*The Claw is great. The nom de plume, though, is the kind of thing at which the Literary Criminologist takes a little puff on his Meerschaum Calabash and says “This, my dear Watson, is a man who wants to be caught…”

**Simple? You try it, Sparky.

Monday 15 February 2016

Back to the Boneyard

Much to the surprise of many of you, I'm sure, last July's launch into the ether of some of my deathless prose (see the earlier post "A Graveyard Ballet in Cyberspace") apparently destroyed neither the reputation nor the finances of the publisher, Cemetery Dance. In fact, tempting Fate though they almost certainly are, they've been kind enough to keep me at the Boneyard Ball a little longer by exhuming several examples of out-of-print Atkinsiana, buffing them up to a fine electronic shine, and letting them trip the dark fantastic one more time.

Three novels and a couple of stand-alone short stories (or as they call them -- thrillingly to an old 45rpm nerd like me -- 'singles') have already been thrust upon Amazon, Barnes & Noble, Kobo, and iBooks and are available right now.  Let's pause for some eye-candy, shall we:

Those are the novels, all at the so-cheap-you'll-hardly-notice-your-money's-gone price of $2.99. And here -- at Macklemore's favorite Thrift Shop price of 99c -- are the singles:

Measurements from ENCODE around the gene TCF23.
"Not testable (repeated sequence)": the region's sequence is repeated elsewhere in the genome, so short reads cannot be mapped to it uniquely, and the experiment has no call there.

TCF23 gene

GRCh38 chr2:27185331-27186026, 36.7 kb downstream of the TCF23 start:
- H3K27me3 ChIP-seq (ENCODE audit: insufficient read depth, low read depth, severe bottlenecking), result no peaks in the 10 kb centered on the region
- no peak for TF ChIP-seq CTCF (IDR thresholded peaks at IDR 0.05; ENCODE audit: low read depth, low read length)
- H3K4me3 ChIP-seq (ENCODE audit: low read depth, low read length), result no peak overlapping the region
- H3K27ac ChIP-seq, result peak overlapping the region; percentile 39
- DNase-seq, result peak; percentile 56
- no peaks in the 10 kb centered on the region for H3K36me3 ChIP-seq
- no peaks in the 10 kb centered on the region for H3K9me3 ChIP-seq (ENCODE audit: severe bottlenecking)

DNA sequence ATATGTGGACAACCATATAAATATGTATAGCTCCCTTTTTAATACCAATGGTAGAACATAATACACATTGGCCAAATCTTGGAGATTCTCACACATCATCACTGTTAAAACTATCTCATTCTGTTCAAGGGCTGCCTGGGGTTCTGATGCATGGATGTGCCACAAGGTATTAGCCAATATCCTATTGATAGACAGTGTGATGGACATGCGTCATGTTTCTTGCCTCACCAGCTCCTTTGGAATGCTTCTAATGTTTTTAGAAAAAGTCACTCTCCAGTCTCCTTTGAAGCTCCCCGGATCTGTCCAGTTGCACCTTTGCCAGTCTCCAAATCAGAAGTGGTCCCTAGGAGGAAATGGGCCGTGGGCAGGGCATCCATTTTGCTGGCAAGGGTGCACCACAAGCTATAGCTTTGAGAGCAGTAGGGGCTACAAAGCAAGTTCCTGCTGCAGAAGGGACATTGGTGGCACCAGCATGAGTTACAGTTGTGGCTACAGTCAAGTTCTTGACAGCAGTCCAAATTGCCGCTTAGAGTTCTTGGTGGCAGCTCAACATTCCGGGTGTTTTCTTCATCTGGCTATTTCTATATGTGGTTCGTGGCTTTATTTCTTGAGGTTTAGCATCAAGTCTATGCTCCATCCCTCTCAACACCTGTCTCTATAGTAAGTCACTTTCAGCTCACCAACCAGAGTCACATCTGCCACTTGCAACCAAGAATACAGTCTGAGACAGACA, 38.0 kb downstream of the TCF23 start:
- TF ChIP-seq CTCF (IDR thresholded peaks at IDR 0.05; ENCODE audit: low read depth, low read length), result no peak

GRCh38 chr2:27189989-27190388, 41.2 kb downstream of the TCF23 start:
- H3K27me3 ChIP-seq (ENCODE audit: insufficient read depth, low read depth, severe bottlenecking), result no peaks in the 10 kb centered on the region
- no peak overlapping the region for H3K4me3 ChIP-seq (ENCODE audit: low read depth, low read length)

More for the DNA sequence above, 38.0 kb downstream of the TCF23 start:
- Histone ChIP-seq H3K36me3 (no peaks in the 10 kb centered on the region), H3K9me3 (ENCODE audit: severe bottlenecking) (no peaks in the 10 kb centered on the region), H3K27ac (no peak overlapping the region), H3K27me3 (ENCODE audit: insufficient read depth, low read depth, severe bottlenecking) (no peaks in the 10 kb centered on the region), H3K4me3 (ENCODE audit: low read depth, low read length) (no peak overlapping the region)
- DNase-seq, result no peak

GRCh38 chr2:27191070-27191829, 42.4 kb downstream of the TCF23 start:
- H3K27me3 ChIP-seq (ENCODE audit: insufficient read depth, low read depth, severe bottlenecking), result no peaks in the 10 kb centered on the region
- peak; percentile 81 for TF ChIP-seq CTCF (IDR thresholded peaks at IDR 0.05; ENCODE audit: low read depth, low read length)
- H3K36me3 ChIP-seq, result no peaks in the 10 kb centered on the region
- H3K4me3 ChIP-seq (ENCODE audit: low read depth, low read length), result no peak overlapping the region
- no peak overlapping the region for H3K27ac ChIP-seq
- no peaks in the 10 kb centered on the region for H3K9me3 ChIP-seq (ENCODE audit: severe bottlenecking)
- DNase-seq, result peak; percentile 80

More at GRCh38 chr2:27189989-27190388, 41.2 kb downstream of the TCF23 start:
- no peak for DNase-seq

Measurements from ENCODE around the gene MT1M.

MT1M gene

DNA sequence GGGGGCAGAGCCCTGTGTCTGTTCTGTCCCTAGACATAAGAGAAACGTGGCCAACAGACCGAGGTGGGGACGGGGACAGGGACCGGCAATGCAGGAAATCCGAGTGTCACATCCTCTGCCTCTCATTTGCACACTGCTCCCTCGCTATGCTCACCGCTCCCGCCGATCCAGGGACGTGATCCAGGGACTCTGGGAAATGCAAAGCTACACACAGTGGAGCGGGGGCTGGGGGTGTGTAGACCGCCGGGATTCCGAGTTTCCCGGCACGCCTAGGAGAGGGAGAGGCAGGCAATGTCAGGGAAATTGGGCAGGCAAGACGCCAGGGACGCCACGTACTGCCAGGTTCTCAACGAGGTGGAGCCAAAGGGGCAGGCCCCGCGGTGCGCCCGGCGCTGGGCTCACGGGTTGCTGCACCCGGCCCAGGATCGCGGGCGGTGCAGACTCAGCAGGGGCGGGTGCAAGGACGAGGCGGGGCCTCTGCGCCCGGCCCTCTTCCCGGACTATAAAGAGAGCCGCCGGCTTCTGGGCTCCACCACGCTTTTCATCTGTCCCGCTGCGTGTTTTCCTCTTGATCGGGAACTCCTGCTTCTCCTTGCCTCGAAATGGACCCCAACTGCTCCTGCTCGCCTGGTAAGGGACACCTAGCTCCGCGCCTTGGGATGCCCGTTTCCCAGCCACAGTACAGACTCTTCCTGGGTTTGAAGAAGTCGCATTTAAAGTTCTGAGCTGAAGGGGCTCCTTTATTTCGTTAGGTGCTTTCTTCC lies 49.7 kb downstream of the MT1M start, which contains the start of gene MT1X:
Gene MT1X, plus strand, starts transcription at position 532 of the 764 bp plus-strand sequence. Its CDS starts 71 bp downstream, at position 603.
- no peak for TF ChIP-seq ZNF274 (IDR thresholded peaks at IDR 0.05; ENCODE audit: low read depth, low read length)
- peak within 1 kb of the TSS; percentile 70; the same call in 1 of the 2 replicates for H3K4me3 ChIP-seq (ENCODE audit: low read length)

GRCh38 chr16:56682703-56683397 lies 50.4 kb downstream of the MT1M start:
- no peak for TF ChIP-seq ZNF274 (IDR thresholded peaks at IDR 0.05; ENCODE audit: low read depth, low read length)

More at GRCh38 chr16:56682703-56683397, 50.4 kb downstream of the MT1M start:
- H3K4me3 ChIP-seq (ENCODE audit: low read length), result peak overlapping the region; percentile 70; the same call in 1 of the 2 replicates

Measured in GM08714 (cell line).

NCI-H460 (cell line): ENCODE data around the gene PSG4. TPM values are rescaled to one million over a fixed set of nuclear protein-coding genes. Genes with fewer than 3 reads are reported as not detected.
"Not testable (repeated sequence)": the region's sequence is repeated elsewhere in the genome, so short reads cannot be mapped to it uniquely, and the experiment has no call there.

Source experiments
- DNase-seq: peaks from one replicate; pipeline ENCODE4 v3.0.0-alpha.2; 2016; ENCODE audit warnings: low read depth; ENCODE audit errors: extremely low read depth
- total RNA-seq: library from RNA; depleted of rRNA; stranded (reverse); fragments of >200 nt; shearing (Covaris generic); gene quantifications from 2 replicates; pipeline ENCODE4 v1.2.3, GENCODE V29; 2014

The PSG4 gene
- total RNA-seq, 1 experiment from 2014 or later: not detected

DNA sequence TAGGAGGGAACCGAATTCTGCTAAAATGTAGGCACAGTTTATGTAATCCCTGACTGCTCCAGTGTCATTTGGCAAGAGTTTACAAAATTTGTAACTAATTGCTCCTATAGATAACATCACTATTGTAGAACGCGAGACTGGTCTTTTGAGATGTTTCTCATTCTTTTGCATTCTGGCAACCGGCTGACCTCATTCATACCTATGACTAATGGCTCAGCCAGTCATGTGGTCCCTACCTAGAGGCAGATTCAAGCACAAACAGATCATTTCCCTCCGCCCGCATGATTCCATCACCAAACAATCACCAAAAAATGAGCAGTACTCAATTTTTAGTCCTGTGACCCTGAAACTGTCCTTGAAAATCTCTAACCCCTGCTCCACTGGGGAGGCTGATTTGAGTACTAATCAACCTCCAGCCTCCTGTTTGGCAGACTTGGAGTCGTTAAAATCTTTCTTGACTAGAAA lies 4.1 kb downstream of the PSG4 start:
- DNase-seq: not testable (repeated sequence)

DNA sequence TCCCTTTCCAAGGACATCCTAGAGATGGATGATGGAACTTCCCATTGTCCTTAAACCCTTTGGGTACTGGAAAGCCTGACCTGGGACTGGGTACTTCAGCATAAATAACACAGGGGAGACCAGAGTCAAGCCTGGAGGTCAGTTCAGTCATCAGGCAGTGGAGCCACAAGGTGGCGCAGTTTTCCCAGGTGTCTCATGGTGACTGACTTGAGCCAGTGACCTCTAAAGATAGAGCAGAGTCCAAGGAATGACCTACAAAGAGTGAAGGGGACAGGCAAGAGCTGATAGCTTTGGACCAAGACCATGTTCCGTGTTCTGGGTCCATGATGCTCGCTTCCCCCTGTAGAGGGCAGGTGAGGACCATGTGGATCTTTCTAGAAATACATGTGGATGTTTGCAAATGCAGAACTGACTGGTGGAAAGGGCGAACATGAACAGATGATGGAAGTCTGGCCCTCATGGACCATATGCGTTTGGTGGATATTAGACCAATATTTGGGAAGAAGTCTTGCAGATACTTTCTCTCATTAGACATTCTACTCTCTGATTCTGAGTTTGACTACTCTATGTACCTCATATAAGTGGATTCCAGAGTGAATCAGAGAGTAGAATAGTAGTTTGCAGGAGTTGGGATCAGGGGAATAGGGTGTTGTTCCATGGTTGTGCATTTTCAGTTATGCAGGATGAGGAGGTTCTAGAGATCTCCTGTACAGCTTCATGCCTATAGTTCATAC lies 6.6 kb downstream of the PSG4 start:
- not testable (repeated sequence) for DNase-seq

(I'm delighted by all the covers but I have to say that that last one makes me grin the most. It's the work of the lovely Lynne Hansen, the better half of the equally-lovely Jeff Strand, who's one of my stablemates in that aforementioned CEMETERY DANCE SELECT series that was launched last summer.)

Once the product pages for the five titles are up at Cemetery Dance's own website, I'll come back and edit this sentence till it resembles nothing so much as a shameless link. In the meantime, stop being so lazy and go type a few words into an e-tailer's search button, why dontcha?

[E.T.A. 3/4/16. And here I am back a mere couple of weeks later with the link in question: That will take you to the main announcement page from where you may click away on the direct purchase buttons until your little hearts are full and your little wallets lighter]

Speaking of said search buttons, by the way, [which I was, before I popped back in Time to interrupt myself] reminds me of how useful it is to have a name like Algernon Blackwood if you're going to be an author. No wikipedia-style 'disambiguation' likely to be needed there, is there? Nor, I'm guessing, for more contemporary but still unique-ish names like Kaitlin R Kiernan or Laird Barron. But Peter Atkins? Common as fucking muck, apparently. There are, far as I can tell, at least five (FIVE!) Peter Atkinses out there who've published books. And I think four of them should stop. But as that's unlikely (and very unreasonable of me), let me instead just reconfirm for you that I am neither an Anglican Bishop nor a Chemistry Professor with famously atheistic views and that if you come across books written by Peter Atkins which involve either molecules or the Liturgy the possibility of them having been written by this Peter Atkins is surprisingly low*.

*(Yes. Thank you. Fully aware that that might be a plus. Hilarious. Now piss off.)